The bridge over Black Creek. Image courtesy of the Lighthouse Restaurant-on-the-Parkway.

In his 2012 book Niagara’s Most Haunted: Legends and Myths, writer, radioman, and actor Dr. Peter Sacco includes an interesting theory regarding the nature of the Vampire Bride. This theory, which derives from a local ghost story, proposes that the “vampiress” is actually the ghost of a young mother whose husband served in the Canadian militia during the War of 1812.

A church along the Niagara Parkway.

According to this story, while the woman’s husband was away at war, an epidemic of tuberculosis swept through the Niagara Region. Tragically, the disease took the life of the woman’s newborn baby. In order to prevent further contagion, a well-meaning doctor plucked the baby’s tiny body from the arms of the grieving mother and promptly had it cremated.

When she learned what had become of her child’s corpse, the mother fell into a deep depression. Utterly distraught, and with no one to comfort her, her health began to deteriorate, and soon she contracted the same illness that had taken her baby’s life. For several long months, tuberculosis wracked her body. She developed a chronic fever, turned ghostly pale, and began to cough up blood. “Consumption”, as contemporary doctors termed the disease, ate away at her body, transforming her into a gaunt, hollow-eyed shadow of her former self. By the time her husband finally returned home on leave, the young woman was on her deathbed.

The Niagara Parkway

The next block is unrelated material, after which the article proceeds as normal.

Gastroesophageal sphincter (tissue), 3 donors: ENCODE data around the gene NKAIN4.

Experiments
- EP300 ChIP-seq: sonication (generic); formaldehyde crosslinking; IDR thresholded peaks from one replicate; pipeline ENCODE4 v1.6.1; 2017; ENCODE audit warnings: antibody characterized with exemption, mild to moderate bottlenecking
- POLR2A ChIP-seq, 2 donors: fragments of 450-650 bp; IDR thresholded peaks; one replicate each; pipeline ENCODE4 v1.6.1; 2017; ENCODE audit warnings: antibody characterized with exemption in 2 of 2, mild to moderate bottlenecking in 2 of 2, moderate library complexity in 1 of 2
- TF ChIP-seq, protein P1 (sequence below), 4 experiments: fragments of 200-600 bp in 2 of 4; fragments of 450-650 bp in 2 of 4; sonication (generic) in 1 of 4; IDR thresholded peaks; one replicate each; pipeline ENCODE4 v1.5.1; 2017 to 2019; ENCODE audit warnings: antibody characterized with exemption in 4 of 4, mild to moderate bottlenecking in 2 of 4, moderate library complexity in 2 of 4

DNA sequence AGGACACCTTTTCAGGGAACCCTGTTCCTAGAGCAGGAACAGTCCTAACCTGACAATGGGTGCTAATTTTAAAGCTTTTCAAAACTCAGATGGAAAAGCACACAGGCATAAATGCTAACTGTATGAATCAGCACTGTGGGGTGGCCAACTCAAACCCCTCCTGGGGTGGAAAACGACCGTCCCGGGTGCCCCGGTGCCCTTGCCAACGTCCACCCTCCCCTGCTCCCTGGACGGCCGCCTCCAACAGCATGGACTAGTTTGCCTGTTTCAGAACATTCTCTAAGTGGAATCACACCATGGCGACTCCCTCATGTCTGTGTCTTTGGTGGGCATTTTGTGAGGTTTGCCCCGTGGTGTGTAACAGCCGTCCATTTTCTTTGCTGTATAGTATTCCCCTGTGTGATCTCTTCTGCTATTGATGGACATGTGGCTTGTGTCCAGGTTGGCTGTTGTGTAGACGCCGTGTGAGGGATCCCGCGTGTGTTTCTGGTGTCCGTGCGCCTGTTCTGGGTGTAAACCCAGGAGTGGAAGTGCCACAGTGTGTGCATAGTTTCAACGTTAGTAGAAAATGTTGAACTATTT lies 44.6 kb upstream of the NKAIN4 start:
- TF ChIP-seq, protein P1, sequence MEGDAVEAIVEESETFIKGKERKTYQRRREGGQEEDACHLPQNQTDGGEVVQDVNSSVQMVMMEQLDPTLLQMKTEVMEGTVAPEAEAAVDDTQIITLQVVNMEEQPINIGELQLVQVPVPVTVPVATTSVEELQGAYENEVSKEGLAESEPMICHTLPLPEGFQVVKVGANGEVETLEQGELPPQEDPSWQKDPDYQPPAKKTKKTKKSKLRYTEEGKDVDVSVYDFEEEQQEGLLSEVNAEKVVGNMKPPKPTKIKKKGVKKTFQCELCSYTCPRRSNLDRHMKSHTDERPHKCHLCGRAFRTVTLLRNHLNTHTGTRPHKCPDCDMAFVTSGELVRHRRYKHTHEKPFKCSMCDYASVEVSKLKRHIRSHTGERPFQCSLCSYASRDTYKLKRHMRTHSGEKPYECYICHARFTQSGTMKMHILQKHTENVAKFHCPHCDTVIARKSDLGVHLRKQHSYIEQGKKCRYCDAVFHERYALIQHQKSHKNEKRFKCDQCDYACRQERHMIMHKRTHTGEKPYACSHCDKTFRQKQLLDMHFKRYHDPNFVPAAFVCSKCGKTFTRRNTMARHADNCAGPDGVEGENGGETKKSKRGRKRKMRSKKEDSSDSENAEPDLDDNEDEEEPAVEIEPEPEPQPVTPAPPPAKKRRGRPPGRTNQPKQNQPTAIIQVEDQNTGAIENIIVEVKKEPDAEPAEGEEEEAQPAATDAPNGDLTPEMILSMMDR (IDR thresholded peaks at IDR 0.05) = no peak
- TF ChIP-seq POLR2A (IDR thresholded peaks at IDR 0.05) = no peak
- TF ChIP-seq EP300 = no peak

When the poor woman finally passed away, her husband wrapped her body in a white sheet and brought her on horseback to the bridge over Black Creek, one of the most beautiful spots on the riverside highway. There, not far from the Niagara River, he buried his wife.

According to this version of the legend, the ghost of the young mother appears from time to time in the vicinity of her final resting place, searching for the child that she lost. Her pale skin and the blood that stains her mouth and chest are not indications of vampirism, but rather the symptoms of the infectious disease that took her life and that of her child.


The Vampire Ghost of the Ottawa Jail Hostel

The last Ontario vampire we will cover in this article has its roots in the Ottawa Jail Hostel, a prison-turned-hotel where guests can stay overnight in cells once occupied by some of Ottawa’s most dangerous criminals.

The Ottawa Jail Hostel.

One of the most storied sections of this historic building is the “Secret Staircase”, which connected the prison with the residence of the jail’s governor. It is said that a number of prisoners leapt to their deaths in this stairwell. According to one legend, a group of disgruntled prisoners threw their guard over the railings of this spiral staircase in 1910, sending him plummeting to the floor far below.

In 1972, the year that the facility ceased to function as a prison, the Secret Staircase was renovated. During this process, contractors discovered a cryptic inscription that had been written on the walls of the stairwell. This message read:

The Ottawa Jail Hostel.